Post-Reno, This Home’s Curvy Staircases Don’t Look Stuck in the ’90s Anymore
Black spindles and oak accents to the rescue.
Published Apr 5, 2022 2:15 PM
Alykhan Velji’s latest renovation project will look familiar to anyone who grew up in (or knew a friend with) a house built in the mid-’90s. When the Calgary-based designer and principal of Aly Velji Designs and his colleague, Erika Keskitalo, first stepped inside the expansive home, the kitchen was a sea of granite countertops and sandy-white cabinets, while the mezzanine-like second-floor hallway featured a long stretch of railing. There was also way too much stone happening. “At the time, everyone wanted to use stone and it was everywhere, but I think they overdid it a bit,” says Velji, who was tasked by a family of five to bring the dated space up to speed, starting with the central spiral staircase.
Rather than construct a streamlined, modern version in its place, Velji and his team, along with the builder, Rawlyk Developments, decided to revamp the existing structure’s railing, which extends down into the basement. It took two tries to nail the continuous swoop. “It was hard to get that exact curve,” notes Keskitalo. Once the fresh oakwood handrail and sleek black spindles were in place, they painted the stringers the same cool white as the walls and re-covered the steps in a soft cream (and kidproof) carpeting from Karastan Carpet. Next up: the second staircase. Yes, there are two!
Close the Gap
The additional staircase located in the breezy formal living space was a must-makeover: It wasn’t up to code. Velji focused on adding height to the railing and softening the shape with a swirl detailing on the post. Rather than leave the spindles exposed, they drywalled everything, including the part of the second floor that looked like an interior balcony. “It created a little bit of privacy and cleaned up the whole wall, while still allowing all the beautiful light to come through upstairs,” says the designer. Due to budget constraints, they weren’t able to replace the stone fireplace mantel, but a new plaster treatment on the massive wall gave the room the right hit of texture.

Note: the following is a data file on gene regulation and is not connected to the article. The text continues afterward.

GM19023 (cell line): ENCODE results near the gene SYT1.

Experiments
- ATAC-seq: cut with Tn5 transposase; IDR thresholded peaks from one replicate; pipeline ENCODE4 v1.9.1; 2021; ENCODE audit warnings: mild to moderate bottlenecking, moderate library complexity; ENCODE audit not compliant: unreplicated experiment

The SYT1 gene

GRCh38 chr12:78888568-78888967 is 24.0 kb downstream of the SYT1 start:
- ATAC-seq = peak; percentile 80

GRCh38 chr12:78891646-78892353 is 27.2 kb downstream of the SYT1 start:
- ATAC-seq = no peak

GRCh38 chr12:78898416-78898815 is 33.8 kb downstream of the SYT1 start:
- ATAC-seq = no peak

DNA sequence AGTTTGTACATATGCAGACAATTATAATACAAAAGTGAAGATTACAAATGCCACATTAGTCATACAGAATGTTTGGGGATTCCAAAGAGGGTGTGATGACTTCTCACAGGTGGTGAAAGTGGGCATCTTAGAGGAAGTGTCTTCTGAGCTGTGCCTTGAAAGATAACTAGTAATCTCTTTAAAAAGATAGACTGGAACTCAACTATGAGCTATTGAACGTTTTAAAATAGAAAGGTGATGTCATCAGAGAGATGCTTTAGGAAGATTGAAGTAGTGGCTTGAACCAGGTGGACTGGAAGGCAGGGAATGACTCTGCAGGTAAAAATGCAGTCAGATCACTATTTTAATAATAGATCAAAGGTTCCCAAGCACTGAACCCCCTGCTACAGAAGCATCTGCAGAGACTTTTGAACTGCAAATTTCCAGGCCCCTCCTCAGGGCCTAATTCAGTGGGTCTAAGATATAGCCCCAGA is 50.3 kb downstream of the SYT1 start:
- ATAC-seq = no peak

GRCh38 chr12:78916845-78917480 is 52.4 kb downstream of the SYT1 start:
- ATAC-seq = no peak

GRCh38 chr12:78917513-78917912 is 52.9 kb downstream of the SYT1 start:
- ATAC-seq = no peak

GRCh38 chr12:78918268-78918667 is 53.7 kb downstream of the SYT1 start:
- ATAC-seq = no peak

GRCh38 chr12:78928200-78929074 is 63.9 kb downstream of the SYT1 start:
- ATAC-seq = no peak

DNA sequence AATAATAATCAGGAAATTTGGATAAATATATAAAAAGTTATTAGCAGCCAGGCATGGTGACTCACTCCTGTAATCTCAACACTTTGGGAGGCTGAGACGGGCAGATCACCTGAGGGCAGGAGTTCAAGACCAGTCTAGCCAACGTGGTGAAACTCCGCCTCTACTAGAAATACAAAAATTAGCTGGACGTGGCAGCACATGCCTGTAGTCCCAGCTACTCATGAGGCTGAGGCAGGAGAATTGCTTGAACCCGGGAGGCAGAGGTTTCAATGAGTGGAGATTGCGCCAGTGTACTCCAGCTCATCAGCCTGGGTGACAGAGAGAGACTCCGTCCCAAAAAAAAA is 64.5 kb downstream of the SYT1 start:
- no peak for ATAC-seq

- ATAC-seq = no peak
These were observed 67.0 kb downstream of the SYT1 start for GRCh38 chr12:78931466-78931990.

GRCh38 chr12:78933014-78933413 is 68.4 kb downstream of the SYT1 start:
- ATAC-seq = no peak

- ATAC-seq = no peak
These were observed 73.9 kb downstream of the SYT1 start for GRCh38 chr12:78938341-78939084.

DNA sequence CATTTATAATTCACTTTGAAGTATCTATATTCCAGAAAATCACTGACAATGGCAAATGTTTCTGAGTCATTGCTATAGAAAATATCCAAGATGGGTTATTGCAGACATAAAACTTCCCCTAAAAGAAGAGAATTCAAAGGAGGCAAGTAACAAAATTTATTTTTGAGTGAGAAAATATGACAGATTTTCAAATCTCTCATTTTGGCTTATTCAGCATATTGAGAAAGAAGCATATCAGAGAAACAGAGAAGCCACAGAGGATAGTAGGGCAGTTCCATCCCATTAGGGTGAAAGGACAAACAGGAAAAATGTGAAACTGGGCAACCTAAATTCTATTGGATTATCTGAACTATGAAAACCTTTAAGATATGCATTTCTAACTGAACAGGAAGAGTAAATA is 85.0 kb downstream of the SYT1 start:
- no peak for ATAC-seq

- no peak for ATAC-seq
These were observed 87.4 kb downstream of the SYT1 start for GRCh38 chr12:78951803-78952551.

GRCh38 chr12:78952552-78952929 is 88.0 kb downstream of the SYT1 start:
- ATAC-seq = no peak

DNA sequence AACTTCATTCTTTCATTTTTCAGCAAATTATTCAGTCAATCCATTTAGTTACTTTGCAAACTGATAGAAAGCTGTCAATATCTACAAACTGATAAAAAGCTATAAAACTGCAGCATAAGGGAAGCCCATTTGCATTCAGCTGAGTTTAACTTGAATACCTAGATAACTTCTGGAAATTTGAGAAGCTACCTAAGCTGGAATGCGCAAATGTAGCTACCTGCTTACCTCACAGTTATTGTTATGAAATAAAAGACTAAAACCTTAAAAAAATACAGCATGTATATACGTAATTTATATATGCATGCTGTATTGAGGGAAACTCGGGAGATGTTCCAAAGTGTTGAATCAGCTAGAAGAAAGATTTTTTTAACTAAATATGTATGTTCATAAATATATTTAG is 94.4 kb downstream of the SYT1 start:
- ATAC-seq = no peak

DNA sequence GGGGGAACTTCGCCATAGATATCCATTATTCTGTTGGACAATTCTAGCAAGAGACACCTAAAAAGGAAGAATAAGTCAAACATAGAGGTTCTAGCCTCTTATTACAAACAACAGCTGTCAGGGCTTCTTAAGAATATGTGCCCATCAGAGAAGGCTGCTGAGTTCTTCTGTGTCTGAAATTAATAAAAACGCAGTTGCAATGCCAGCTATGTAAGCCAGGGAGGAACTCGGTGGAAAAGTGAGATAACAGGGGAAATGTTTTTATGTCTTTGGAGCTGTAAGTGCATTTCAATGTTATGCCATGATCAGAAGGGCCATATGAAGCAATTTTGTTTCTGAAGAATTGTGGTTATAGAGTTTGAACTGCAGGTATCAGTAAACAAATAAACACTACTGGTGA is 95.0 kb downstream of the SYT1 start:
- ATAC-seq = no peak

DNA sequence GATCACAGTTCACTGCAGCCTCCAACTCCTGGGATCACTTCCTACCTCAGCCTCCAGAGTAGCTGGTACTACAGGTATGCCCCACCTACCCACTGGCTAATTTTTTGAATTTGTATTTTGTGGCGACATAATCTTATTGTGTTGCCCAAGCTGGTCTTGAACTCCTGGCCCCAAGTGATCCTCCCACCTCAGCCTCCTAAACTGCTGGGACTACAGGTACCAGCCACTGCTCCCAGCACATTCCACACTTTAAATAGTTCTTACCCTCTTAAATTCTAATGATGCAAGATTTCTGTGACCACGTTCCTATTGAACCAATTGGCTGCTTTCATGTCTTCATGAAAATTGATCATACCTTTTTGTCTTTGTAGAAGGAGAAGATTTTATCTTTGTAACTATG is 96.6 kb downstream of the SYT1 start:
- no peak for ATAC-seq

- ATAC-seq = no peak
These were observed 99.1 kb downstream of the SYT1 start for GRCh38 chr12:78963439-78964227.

Paint It Black
The home’s massive windows were a plus, but the white molding “didn’t have enough presence,” Velji points out. A few coats of Benjamin Moore’s Black instantly modernized the once snoozy trim work.
Channel Ancient History
Velji and Keskitalo’s material source list was subtly inspired by Mediterranean design—the B.C. kind. In the entry space, Centura’s Decoro tile takes on the look of a handwoven rug thanks to all of its intricate shapes, while the Arteriors wall sconces, now a favorite of the clients, remind everyone of gladiator armor. “This house has such an old-world, Roman-slash-European feel, so we didn’t want to lose that completely,” explains Keskitalo.
Lean Into Contrast
Velji pushed the clients outside of their comfort zone with the addition of the emerald backsplash tile in the kitchen, which adds another layer of contrast to the black and white cabinet scheme.
The layout of the room went pretty much unchanged for budget and logistical reasons. “Maintaining a nice flow between the fridge and the sink and the range was important,” notes Keskitalo. To make everyday life a little more functional, they replaced a tall cabinet with a secondary bar sink so the family can indulge their morning juice-slash-smoothie–making routine.
The main bathroom’s cosmetic refresh included graphic shower tile, 12-by-24-inch marble-looking floor tiles, and a new custom vanity that takes advantage of the narrow space’s longest wall. The white cabinetry also helps make the space look bigger than it really is.
Keep Awkward Niches
Velji kept the dining room in its spot but made it worthy of entertaining by building out a bar with custom cabinetry and an antique mirror backsplash. The space is also a prime example of making do with quirky architecture, like the rectangular nook that offers sight lines into the adjacent hallway. Instead of putting up a solid wall, the designers tucked a fiddle-leaf fig inside of the opening. “If we had closed it off, it would make the space feel too heavy,” says Velji. “We thought, Well, why don’t we just keep that and see what happens?”